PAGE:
A guide to using drones to study wildlife: first, do no harm


Jarrod Hodgson and Lian Pin Koh

Technological advances have provided many benefits for environmental research. Sensors on southern elephant seals have been used to map the Southern Ocean, while tracking devices have given us a new view of mass animal migrations, from birds to zebras.

Miniaturisation of electronics and improvements in reliability and affordability mean that consumer drones (also known as unmanned aerial vehicles, or UAVs) are now improving scientific research in a host of areas. And they are growing more popular for wildlife management, as well as research.

Wildlife drones can be used in many different ways, from small multi-rotor units that can scare invasive birds away from crops, to fixed-wing aircraft that fly above rainforests to spot orangutan nests. UAVs have also been shown to provide more precise data than traditional ground-based techniques when it comes to monitoring seabird colonies.

Other industries, from mining to window-cleaning, are looking at using drone technology. Some forecasts predict that the global market for commercial applications of UAVs will be valued at more than US$127 billion. Given their usefulness in the biologist’s toolkit, the uptake of UAVs for environmental monitoring is likely to continue.

But this proliferation of drones raises questions about how best to regulate the use of these aircraft, and how to ensure that wildlife do not come to harm.

A UAV-mounted camera provides an aerial view of a Sumatran elephant (Elephas maximus sumatranus) in North Sumatra.
L. P. Koh

Wildlife disturbance

Biologists carrying out field studies are typically interested in animals’ natural state, or how their behaviour changes when conditions are altered. So it is important to know whether the UAVs disturb the animals and, if so, exactly how.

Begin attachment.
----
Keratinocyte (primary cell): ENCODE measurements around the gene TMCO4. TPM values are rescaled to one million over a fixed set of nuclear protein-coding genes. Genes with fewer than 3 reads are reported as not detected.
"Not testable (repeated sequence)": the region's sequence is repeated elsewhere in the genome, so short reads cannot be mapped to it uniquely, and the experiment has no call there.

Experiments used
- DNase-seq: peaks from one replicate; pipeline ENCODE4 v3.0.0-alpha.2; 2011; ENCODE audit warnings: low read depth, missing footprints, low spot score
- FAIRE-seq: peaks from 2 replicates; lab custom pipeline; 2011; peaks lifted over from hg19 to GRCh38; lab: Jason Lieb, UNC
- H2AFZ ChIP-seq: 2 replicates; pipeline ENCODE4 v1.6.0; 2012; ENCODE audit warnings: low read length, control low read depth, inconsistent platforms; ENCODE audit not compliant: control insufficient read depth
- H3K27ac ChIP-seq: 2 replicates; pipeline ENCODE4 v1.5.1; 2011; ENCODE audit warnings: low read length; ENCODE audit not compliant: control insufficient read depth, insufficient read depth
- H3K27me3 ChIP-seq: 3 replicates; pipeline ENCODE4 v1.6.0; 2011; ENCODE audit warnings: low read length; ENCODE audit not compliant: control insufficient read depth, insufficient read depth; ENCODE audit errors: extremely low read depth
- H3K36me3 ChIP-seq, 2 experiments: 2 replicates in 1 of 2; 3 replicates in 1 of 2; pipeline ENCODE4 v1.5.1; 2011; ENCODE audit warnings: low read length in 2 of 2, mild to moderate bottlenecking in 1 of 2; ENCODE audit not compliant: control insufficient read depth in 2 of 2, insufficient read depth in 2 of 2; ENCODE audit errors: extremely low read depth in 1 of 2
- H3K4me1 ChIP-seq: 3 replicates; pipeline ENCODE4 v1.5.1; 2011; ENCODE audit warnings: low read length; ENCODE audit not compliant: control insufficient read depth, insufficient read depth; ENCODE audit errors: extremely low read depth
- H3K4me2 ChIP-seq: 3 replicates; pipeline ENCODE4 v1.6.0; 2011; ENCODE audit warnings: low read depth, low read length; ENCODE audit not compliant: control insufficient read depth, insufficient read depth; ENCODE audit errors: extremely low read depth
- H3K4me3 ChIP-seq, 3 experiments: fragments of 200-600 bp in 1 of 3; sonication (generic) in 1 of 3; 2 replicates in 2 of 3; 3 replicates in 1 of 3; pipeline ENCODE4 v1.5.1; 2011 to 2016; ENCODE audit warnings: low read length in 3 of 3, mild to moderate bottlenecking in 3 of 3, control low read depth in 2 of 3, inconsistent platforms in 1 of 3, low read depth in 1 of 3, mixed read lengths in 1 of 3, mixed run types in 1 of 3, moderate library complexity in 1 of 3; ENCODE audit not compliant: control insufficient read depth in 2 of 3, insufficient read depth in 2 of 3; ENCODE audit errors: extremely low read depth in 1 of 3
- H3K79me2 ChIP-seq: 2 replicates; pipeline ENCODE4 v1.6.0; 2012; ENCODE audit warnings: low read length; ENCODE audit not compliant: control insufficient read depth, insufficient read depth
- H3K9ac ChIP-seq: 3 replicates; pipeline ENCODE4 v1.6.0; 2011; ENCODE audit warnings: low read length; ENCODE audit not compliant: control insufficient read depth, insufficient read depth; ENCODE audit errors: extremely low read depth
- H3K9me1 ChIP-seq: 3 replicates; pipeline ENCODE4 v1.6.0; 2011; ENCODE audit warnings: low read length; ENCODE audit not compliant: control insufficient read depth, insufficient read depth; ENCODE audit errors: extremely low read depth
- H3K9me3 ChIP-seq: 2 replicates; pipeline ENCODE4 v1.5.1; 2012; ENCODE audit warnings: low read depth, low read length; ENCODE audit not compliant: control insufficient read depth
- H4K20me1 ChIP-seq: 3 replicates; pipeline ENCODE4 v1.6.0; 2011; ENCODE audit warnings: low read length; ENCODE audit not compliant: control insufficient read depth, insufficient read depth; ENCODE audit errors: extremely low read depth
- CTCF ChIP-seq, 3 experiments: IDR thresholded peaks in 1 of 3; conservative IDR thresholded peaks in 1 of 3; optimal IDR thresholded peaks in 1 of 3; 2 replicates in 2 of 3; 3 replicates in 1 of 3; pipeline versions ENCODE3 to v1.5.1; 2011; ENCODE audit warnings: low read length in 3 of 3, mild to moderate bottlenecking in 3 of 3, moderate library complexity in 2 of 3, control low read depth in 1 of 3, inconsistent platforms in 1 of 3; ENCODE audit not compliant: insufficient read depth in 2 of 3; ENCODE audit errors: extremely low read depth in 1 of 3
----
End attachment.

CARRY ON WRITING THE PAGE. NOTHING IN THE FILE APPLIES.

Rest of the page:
Of course, different species in different environments are likely to have very different responses to the presence of a UAV. This will also depend on the type of UAV and how it is used. Our current understanding of wildlife responses is limited.

A team of French and South African biologists observed the reaction of semi-captive and wild birds to UAVs. They found that the approach angle had a significant impact on the birds’ reaction, but approach speed, UAV colour and flight repetition did not.

In polar regions, where UAVs may be particularly useful for sampling inaccessible areas, researchers found that Adélie penguins were more alert when a UAV was in range, particularly at low altitudes.

These studies, and similar observational studies on other animals besides birds, provide an initial understanding of wildlife behaviour. But the animals’ behaviour is only one aspect of their response – we still need to know what happens to their physiology.

Cardiac bio-loggers fitted to a small number of free-roaming American black bears in northwestern Minnesota have shown that UAV flights increased the bears’ heart rates by as much as 123 beats per minute. Even an individual in its winter hibernation den showed stress responses to a UAV flying above.

Interestingly, the bears rarely showed any behavioural response to the drones. This shows that just because animals do not appear visually disturbed, that doesn’t necessarily mean they’re not stressed.

A code of practice

We have developed a code of best practice, published today in the journal Current Biology, which seeks to mitigate or alleviate potential UAV disturbance to wildlife. It advocates the precautionary principle in lieu of sufficient evidence, encouraging researchers to recognise that wildlife responses are varied, can be hard to detect, and could have severe consequences.

Jarrod Hodgson launches a fixed-wing UAV on Macquarie Island.
J. Hodgson